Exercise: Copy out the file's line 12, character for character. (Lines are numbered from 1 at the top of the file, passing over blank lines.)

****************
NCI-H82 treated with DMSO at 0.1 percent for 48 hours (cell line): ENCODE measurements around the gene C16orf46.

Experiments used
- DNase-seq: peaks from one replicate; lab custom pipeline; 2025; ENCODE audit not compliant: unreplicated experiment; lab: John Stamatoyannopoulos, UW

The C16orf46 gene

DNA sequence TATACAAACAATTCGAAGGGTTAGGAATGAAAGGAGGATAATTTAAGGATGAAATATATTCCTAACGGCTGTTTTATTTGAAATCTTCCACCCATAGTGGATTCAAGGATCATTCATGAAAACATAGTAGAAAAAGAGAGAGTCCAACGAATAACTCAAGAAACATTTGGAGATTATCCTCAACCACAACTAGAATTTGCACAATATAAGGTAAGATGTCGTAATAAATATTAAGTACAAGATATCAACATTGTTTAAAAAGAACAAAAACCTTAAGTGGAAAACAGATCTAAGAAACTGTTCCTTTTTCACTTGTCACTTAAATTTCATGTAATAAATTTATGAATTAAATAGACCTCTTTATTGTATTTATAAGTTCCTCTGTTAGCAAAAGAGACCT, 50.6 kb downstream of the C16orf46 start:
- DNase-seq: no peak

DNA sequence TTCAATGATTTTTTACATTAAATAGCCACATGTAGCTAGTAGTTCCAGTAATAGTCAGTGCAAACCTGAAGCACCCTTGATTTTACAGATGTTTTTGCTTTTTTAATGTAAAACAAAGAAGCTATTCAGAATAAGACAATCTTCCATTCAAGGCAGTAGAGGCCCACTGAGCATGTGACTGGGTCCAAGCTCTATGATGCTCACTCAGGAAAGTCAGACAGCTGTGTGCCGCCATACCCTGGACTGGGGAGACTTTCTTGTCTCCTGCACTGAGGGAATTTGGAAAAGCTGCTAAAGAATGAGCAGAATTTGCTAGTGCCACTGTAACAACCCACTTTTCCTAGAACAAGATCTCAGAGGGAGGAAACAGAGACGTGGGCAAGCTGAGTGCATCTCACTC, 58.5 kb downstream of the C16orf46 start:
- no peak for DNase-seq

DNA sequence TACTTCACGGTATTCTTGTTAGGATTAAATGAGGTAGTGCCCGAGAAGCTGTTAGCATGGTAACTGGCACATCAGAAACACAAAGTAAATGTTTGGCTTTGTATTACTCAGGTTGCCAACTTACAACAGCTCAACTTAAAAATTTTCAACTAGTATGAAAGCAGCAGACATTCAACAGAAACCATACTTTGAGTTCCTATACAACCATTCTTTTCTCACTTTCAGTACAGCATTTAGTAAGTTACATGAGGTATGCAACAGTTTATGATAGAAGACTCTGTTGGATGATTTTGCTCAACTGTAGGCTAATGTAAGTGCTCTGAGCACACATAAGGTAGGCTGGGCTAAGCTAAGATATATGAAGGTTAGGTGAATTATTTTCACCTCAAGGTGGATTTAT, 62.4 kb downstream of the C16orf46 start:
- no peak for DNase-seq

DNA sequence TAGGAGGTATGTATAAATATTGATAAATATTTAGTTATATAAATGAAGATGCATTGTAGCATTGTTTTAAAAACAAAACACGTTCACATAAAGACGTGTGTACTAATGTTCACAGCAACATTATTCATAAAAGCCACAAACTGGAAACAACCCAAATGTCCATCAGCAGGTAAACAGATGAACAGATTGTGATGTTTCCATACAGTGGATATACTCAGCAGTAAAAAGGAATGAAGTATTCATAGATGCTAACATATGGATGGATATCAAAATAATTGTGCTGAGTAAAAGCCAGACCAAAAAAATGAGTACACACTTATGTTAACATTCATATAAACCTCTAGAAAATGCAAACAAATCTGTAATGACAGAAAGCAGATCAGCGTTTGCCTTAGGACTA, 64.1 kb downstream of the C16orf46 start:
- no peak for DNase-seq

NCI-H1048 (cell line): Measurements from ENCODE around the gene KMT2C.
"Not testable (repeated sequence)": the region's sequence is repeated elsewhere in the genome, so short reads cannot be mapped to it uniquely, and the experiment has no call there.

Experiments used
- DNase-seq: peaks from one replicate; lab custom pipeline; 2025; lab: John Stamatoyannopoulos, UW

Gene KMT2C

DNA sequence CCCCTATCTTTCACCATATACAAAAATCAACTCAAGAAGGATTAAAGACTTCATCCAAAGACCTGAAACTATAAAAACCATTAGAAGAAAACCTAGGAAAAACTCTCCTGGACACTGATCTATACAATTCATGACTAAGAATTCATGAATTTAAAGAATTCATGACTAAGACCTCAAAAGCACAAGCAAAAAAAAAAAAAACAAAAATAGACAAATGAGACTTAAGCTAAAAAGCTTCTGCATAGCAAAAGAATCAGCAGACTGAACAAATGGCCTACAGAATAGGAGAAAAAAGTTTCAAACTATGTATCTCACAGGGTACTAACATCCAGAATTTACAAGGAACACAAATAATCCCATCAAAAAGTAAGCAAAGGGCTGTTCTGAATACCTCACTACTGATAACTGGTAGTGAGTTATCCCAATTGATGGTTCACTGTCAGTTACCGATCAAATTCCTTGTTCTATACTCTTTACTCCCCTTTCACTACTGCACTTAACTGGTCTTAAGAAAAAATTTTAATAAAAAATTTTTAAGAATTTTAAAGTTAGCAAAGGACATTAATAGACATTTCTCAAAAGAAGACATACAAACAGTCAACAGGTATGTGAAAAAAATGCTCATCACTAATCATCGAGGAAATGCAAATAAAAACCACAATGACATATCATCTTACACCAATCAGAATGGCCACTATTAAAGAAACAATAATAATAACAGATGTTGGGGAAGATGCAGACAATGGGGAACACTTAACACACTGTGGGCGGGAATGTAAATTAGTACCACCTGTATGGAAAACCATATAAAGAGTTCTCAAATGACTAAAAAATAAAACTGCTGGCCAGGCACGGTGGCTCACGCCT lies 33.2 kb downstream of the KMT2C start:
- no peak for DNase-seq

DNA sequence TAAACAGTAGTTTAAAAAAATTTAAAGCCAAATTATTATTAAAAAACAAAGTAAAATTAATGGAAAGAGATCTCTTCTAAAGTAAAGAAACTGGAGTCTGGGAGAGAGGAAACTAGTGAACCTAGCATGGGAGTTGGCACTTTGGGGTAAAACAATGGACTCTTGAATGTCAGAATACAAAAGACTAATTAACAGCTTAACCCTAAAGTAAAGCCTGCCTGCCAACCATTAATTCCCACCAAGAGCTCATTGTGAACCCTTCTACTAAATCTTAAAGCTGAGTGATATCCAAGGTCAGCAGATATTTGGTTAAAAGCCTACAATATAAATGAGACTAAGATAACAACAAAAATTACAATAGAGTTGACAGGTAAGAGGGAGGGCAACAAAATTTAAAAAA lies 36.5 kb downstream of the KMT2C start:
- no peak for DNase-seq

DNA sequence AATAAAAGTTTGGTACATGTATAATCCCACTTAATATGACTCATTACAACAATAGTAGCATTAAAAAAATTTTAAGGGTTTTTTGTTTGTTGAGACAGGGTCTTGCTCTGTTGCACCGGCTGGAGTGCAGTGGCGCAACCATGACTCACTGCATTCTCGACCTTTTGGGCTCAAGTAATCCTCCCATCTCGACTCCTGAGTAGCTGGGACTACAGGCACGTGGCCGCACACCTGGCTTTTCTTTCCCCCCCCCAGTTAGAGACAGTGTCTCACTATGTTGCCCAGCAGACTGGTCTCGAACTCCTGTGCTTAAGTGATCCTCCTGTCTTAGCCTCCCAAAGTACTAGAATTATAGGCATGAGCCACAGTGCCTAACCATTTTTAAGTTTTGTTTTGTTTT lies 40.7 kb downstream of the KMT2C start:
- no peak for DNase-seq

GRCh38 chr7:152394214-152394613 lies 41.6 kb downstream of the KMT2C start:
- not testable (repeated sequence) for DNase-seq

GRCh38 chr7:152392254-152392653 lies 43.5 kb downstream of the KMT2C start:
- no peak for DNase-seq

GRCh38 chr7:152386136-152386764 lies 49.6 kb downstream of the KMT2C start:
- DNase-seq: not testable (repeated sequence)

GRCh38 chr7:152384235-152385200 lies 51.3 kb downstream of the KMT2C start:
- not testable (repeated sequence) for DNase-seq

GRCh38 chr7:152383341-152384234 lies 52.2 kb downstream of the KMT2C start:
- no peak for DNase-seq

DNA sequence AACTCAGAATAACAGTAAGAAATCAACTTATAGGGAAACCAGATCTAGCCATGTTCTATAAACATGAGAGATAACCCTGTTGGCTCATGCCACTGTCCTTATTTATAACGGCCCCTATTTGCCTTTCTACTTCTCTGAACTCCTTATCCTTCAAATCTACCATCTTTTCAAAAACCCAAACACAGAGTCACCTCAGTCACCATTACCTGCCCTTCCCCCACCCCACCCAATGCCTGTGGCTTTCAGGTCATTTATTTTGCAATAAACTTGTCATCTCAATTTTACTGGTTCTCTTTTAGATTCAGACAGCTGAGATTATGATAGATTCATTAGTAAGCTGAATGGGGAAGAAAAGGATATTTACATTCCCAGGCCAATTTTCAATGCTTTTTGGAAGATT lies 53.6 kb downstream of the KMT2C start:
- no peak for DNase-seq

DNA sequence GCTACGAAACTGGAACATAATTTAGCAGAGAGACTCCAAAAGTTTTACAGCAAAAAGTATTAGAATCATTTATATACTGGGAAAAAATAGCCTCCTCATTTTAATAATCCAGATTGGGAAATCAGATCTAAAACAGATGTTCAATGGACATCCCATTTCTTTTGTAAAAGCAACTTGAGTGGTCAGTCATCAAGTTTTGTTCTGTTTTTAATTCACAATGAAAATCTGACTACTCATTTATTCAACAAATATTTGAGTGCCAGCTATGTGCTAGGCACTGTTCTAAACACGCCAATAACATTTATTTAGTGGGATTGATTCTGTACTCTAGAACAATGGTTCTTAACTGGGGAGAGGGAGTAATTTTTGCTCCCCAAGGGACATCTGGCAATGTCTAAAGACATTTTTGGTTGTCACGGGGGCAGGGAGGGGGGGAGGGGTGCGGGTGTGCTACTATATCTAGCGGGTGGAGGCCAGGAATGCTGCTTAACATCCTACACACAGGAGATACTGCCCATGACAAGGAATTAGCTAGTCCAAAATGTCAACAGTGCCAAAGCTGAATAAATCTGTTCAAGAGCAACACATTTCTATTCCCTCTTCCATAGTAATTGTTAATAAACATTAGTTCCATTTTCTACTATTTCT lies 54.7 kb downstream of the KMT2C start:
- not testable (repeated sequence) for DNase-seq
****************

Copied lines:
- no peak for DNase-seq